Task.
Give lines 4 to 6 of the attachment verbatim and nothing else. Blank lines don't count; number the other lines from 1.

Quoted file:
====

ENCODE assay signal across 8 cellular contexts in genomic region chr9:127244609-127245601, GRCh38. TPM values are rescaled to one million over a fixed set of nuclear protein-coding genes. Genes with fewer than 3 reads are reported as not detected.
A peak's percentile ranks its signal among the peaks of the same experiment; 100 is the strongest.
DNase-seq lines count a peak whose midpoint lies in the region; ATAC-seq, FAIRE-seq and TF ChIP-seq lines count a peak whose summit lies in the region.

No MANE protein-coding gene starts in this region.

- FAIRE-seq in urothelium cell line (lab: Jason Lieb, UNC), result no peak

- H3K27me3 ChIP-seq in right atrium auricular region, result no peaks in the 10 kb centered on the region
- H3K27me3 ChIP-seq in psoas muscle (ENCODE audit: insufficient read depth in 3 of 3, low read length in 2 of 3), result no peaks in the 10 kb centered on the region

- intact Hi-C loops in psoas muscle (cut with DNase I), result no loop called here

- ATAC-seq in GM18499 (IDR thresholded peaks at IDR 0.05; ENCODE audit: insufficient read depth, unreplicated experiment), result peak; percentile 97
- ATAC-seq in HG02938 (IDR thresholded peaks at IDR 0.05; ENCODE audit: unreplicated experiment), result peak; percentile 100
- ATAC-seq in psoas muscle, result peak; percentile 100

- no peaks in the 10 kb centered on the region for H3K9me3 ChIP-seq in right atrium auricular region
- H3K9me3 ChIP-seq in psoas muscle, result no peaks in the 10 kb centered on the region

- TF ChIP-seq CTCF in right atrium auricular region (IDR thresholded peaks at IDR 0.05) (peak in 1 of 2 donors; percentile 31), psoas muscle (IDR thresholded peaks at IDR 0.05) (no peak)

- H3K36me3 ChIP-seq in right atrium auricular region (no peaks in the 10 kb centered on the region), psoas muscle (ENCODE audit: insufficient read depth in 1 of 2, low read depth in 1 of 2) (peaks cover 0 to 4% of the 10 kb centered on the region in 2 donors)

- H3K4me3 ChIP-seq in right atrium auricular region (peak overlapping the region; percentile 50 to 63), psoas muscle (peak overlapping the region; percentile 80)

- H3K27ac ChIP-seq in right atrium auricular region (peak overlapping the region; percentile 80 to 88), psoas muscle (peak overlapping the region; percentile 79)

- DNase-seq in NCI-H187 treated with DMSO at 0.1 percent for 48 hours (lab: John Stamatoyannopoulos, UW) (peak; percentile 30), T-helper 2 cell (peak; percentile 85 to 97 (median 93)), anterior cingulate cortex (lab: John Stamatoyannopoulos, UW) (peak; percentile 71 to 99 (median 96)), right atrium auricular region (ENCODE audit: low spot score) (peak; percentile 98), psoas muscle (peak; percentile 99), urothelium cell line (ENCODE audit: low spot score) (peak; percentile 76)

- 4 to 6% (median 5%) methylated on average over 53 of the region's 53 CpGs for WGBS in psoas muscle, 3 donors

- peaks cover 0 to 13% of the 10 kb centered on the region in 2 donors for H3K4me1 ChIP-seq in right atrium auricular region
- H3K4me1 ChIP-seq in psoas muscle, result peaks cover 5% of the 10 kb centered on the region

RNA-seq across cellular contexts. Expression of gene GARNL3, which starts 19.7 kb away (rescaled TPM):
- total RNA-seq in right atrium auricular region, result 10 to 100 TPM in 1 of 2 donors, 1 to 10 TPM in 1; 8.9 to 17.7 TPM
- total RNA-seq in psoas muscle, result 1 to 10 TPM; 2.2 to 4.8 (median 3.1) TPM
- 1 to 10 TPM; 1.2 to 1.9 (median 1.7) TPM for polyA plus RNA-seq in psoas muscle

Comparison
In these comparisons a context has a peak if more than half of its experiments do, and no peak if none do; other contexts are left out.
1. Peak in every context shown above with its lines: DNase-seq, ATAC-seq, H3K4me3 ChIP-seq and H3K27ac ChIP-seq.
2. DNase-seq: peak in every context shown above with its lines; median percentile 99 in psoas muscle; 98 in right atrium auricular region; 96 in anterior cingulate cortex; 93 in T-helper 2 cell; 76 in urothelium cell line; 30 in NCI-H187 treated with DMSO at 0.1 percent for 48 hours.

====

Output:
No MANE protein-coding gene starts in this region.

- FAIRE-seq in urothelium cell line (lab: Jason Lieb, UNC), result no peak

- H3K27me3 ChIP-seq in right atrium auricular region, result no peaks in the 10 kb centered on the region